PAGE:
I know, it's a strongly worded title, in fact it's a mouthful but hear me out. I love Sailor Moon, even to this day; so much so that I'm pretty much caught up on Sailor Moon Crystal, am eagerly waiting for the next season/movie, and have finished the entire manga series within the past few months. So, I guess you could say that I'm kind of a huge fan.
But it's more than just the nostalgia behind it or even the anime itself. For me when Sailor Moon first debuted on the North American side, as a young girl, Sailor Moon meant something really important was happening; a lot more than I initially realized. Even back then as a kid, I was a huuuge Sailor Moon fan, even getting my dad to buy me English-sub Sailor Moon movies to watch it with my cousins since it wasn't available in English. Yes, even then I was pretty hardcore about it. Beyond the story, drama, and just general magic of the series I'd say that I was initially influenced by how strong they were. Here were these teenage girls, going to high school, transforming into Sailor senshis, kicking ass, only to wake up the next day and do it all again. I mean, it was one hell of an intro into feminism! It was my first true taste of girl power and I loved it.
I didn't understand the overall influence back then, but I do now. These girls seemed like they could do anything, together. While they did have small arguments here and there and even a few "internal rivalries" at the end of the day, they had each other's back. They supported each other AAAND Sailor Moon also brought in the idea of queer love, which to elementary-aged me, was a pretty "new" concept in terms of Sailor Neptune and Sailor Uranus. However, to the North American market, they were marketed more as cousins rather than lovers but since I was so obsessed with it I really looked into the original version and discovered that they were lovers. But that's for another post...
Anyway! Sailor Moon and the rest of the Sailor Scouts really showed that girls were capable of anything - even saving the world and saving the "male hero" Tuxedo Mask from time to time! They were seen by the villains (male, female or other) as "equal" threats - not just "weak" because they were female, but as a true threat to whatever their evil goals were. I didn't understand it to that degree as a kid, but looking at it through my current lens, they were (to put this in super simplistic terms,) my first experience and influence into "girl power" and that girls really are strong even though we all have flaws and insecurities.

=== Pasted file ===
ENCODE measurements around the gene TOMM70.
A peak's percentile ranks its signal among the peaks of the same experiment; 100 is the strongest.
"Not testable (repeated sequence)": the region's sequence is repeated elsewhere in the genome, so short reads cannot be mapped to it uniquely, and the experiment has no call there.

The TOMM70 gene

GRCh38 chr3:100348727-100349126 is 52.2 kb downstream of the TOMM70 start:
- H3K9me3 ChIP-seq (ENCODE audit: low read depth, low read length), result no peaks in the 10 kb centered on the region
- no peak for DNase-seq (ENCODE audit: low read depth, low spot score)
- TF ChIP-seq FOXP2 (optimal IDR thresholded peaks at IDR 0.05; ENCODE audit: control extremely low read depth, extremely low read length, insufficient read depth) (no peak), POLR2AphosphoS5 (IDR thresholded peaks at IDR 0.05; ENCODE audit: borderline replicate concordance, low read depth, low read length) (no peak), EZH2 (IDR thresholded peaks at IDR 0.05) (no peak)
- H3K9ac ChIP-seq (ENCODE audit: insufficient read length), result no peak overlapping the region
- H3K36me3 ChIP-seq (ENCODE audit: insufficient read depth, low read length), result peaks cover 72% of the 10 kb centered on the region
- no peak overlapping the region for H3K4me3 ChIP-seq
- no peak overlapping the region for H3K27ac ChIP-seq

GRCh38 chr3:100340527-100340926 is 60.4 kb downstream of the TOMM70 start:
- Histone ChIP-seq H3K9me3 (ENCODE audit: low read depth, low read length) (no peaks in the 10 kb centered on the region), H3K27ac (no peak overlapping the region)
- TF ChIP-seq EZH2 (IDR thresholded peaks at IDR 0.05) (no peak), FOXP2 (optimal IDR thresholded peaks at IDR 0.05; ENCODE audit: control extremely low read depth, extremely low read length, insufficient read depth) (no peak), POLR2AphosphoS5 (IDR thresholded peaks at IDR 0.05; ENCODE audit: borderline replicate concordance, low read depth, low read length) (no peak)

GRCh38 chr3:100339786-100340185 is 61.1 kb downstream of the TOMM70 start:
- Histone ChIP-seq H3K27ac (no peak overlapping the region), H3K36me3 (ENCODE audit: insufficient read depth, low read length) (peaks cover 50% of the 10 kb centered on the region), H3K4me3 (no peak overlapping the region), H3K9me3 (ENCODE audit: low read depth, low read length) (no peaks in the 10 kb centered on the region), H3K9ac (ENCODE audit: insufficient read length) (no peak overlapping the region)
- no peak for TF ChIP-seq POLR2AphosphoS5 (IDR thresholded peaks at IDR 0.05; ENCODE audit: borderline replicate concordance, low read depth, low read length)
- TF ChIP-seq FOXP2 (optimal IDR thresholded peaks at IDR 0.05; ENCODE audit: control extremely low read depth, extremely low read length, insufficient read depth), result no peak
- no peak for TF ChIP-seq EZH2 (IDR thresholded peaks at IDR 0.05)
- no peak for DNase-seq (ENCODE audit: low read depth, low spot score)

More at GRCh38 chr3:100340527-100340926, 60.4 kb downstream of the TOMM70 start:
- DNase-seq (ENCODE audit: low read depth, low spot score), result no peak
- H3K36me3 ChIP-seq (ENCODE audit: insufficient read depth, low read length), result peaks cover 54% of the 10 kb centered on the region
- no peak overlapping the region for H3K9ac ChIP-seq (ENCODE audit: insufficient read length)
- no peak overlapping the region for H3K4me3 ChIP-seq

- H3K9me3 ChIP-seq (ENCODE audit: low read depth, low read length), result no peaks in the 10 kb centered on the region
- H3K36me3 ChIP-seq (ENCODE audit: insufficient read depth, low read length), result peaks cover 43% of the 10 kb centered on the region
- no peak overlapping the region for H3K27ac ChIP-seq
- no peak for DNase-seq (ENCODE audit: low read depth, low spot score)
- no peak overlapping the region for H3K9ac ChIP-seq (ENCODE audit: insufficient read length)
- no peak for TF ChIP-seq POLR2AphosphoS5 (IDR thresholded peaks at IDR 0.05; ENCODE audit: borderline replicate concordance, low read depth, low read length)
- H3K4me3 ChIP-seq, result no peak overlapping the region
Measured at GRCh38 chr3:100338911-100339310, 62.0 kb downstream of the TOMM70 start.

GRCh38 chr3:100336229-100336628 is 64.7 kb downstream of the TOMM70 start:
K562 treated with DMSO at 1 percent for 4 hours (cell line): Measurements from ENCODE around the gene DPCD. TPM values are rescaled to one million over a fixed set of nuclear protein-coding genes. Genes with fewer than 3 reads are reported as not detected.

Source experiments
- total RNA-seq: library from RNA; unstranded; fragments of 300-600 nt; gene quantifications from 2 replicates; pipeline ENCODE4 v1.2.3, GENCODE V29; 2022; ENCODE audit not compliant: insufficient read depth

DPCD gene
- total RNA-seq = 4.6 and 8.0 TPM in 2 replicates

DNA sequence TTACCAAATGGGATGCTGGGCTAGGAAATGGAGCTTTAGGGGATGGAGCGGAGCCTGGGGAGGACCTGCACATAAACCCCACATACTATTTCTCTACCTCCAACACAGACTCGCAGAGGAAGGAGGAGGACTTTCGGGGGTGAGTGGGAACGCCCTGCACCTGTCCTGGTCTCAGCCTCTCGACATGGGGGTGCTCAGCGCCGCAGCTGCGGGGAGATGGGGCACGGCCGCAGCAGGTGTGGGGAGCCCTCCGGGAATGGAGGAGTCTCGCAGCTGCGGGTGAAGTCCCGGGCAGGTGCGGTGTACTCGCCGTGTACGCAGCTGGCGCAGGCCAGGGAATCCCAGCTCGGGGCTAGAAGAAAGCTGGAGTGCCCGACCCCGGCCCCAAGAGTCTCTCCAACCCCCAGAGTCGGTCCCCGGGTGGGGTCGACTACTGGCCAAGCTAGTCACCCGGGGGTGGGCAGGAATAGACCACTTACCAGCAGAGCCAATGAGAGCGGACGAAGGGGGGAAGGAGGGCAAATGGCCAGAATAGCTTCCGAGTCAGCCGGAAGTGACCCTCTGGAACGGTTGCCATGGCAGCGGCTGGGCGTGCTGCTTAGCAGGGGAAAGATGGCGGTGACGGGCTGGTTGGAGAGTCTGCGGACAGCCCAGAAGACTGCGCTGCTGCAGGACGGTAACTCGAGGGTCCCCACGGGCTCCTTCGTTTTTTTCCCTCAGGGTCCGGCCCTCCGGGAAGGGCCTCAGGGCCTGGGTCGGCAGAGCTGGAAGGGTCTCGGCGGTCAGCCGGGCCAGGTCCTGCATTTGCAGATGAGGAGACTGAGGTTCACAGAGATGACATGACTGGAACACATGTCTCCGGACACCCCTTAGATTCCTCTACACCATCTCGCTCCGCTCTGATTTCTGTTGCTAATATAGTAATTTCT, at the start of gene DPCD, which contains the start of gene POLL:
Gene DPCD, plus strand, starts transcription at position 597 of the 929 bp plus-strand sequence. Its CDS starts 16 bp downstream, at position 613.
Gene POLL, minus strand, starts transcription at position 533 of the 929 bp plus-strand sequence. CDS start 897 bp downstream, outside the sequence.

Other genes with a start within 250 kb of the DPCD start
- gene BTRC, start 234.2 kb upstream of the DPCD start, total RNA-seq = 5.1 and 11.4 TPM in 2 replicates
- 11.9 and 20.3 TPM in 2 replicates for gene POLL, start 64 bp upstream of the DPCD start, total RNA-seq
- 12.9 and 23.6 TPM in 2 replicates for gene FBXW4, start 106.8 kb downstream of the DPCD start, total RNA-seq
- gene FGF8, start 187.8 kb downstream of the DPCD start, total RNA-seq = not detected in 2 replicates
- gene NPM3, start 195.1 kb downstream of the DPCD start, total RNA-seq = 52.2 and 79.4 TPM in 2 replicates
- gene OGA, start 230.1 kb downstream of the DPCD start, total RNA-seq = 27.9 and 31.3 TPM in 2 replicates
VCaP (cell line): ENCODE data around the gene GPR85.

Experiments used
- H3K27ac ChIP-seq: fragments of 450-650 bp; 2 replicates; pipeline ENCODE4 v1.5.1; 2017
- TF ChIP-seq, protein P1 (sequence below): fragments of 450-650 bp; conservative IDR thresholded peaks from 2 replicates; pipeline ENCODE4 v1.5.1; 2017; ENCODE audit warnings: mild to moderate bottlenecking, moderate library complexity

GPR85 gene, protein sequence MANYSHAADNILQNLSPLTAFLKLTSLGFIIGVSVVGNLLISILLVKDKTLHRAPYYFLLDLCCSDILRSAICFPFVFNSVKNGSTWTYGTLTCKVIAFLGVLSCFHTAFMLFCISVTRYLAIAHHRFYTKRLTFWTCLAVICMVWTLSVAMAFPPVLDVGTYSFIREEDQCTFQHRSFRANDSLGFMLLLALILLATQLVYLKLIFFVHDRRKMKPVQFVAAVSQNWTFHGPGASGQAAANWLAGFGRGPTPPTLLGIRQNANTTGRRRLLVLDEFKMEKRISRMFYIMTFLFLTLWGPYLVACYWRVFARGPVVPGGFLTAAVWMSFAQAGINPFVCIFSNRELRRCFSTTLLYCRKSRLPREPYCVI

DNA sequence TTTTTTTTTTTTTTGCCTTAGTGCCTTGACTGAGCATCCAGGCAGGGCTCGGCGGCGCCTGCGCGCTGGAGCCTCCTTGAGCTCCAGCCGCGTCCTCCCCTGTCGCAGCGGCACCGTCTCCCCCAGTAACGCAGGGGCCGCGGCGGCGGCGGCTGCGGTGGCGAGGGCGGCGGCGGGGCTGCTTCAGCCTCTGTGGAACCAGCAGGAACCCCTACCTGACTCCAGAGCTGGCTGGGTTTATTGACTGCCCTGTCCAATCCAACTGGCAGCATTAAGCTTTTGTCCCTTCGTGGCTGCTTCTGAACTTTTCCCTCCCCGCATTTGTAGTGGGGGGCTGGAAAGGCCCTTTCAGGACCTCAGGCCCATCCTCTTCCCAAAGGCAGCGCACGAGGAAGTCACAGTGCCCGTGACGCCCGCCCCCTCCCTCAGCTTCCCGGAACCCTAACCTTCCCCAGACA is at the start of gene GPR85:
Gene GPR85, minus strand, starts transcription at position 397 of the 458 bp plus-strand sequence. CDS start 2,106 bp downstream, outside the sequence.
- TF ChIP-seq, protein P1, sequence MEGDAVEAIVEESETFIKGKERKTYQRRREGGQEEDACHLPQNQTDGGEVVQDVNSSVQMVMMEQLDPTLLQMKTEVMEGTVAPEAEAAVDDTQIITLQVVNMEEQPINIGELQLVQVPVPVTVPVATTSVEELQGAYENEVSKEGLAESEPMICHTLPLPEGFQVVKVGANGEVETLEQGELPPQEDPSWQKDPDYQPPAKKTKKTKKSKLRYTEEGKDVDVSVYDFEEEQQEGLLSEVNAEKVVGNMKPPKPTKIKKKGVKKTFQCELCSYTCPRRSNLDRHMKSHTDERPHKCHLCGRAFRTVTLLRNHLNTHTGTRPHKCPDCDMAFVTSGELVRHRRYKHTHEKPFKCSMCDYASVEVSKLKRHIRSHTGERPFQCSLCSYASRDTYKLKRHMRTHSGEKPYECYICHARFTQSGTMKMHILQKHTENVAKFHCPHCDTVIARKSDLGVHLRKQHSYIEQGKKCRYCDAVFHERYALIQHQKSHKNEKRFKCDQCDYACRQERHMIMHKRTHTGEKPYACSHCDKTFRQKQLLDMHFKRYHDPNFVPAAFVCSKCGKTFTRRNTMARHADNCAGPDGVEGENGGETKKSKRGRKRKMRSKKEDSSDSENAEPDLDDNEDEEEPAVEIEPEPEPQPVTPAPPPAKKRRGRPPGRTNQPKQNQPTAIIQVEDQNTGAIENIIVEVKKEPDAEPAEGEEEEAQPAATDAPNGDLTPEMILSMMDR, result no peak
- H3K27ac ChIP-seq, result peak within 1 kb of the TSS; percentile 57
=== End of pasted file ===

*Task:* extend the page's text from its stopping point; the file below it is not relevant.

A huge example of this being Sailor Moon herself; referred to as Serena in the English versions and Usagi in the Japanese version. Regardless of her name, here was the "first" Sailor Scout we meet and she is basically a clumsy crybaby who doesn't care much for academia at all. But, when there's trouble or evil around, she transforms into a confident person who fights for love and justice. While she was strong by herself, she always fought with the rest of the Sailor Scouts and supported them in each of their passions, things they were going after, or just taking the time to get to know them. If that's not a look into how you can be a flawed human being but still able to kick ass if you really do believe in something then I don't know what else to tell ya!
Beyond all those lessons this group of characters has taught me that while you can fight alone, you're not without your sisters and this is something that rings true today. Feminism is for everyone and while you can go at it alone, you're not without your peers. So here is to one hell of an anime/manga series that planted the initial seed of feminism with style, grace, and planetary magic.